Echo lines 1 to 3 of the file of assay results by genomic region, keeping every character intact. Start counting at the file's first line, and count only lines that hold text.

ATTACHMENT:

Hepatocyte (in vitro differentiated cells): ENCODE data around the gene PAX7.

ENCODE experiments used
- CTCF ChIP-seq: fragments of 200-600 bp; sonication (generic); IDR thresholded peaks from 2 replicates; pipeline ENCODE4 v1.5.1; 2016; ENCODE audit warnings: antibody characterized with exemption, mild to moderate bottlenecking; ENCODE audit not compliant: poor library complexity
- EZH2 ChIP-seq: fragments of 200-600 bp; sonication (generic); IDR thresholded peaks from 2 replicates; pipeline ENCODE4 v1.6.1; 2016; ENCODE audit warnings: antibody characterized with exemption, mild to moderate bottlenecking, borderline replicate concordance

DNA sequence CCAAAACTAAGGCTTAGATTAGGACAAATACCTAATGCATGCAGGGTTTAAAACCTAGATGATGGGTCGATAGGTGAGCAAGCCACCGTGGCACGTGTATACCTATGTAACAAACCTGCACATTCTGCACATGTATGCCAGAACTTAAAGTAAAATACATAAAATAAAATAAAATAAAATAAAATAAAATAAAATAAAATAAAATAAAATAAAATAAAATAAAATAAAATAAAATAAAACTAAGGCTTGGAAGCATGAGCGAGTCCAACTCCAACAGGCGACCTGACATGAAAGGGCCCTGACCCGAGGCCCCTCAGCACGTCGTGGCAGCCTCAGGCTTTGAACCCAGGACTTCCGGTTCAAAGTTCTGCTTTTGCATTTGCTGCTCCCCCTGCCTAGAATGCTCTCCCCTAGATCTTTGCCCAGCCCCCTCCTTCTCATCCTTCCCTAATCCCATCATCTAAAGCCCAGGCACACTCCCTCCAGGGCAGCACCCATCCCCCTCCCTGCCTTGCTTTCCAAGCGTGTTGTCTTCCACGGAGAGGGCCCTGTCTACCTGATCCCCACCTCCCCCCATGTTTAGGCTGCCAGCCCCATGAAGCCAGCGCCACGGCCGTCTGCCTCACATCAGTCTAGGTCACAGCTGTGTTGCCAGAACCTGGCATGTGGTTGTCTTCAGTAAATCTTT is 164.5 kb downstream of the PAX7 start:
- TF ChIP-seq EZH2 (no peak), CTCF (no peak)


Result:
Hepatocyte (in vitro differentiated cells): ENCODE data around the gene PAX7.

ENCODE experiments used
- CTCF ChIP-seq: fragments of 200-600 bp; sonication (generic); IDR thresholded peaks from 2 replicates; pipeline ENCODE4 v1.5.1; 2016; ENCODE audit warnings: antibody characterized with exemption, mild to moderate bottlenecking; ENCODE audit not compliant: poor library complexity